DeMint and Coburn have called for an earmark moratorium and offered several amendments last year that would have killed all the earmarks in some bills. DeMint aims to win support this week for a budget amendment calling for an earmark moratorium.

Coburn said he backs GOP presidential candidate Sen. John McCain’s (Ariz.) anti- earmark efforts: “I’m with McCain. Until we fix the ethical questions around earmarks, we shouldn’t do any. Period.”

Still, both have relied heavily on floor amendments targeting what they see as ridiculous earmark requests for things such as museums and agricultural research.

Ellis noted that neither Inhofe nor Graham “are exactly the biggest earmarkers. They’re not as target-rich an environment.”

Both Graham and Inhofe insisted that they do not vet their earmarks with their in-state colleagues before offering them, but Graham noted that he attempts to whittle down his list using criteria that “Jim and I both agree upon.”

South Carolina ranks 34th on Taxpayers for Common Sense’s list of state earmark totals, with nearly $152 million in 2008. California tops the list with close to $1 billion in earmarks.

“I don’t think Jim is saying that the Congress has no role in spending federal money,” Graham said. “I think what he’s saying is the way we earmark, the few get most, and it’s not based on merit, and you don’t know about it until you read about it in the paper, and it’s got to stop. I’m completely with him.”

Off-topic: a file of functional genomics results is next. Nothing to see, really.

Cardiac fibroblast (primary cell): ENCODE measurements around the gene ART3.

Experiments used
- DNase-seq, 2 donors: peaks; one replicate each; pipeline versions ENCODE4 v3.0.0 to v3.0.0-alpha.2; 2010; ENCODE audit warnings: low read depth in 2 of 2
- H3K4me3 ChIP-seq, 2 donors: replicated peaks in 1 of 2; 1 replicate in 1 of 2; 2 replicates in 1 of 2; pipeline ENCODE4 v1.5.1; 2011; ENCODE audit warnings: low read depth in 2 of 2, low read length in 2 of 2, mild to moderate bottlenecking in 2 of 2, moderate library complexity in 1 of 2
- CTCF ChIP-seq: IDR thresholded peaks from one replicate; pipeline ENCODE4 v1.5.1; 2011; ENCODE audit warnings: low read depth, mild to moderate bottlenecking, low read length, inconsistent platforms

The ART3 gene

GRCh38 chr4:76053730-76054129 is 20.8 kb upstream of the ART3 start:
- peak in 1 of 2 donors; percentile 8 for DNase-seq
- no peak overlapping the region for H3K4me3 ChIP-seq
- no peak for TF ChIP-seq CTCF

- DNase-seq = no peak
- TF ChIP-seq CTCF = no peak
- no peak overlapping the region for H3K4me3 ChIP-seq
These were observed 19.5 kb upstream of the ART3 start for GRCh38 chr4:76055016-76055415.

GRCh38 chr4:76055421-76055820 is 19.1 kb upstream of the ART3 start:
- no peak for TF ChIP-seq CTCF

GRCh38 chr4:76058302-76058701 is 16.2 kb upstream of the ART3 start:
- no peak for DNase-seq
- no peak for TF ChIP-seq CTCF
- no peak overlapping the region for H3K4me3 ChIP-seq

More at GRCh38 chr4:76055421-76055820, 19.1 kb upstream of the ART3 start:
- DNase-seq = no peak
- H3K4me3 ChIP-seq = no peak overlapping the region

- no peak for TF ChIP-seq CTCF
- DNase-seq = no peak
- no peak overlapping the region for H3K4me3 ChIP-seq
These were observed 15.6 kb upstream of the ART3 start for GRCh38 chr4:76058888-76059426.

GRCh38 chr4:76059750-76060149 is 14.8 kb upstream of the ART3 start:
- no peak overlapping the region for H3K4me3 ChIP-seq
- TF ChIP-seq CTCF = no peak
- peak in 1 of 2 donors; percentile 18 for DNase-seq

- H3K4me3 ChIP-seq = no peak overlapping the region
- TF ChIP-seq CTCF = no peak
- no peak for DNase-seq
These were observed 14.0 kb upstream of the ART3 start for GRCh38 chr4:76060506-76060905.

Graham added that he tries to be “judicious” in requesting earmarks and that he attempts to focus his earmark requests on infrastructure.

Graham has been a high-profile supporter of McCain’s presidential bid and has backed McCain’s battle to rid spending bills of questionable earmarks.

Inhofe, on the other hand, has provided Coburn and DeMint with plenty of fodder in recent years as the co-sponsor of both the 2005 highway bill and the 2007 Water Resources Development Act. Both measures originated in the Environment and Public Works Committee — on which Inhofe has served as chairman and ranking member — and the bills have been criticized as top offenders of “pork barrel” politics.

Inhofe spokeswoman Elizabeth French explained that Inhofe has his own process for determining what earmarks to request.

“Our office discusses each individual project with Oklahoma constituents and local leaders, and then determines which holds the most merit for Oklahoma,” French said.

Others think that the objections to earmarks should begin at home.

“If they think that earmarks are inherently wrong or evil, they should set an example by eliminating earmarks in their own state,” Senate Majority Whip Dick Durbin (D-Ill.) said.

Correction: March 10, 2008

The article incorrectly described a Rep. James Clyburn (D-S.C.) earmark. He requested $3 million for a nonprofit group to teach golf to children on military bases, not for a golf center named after him.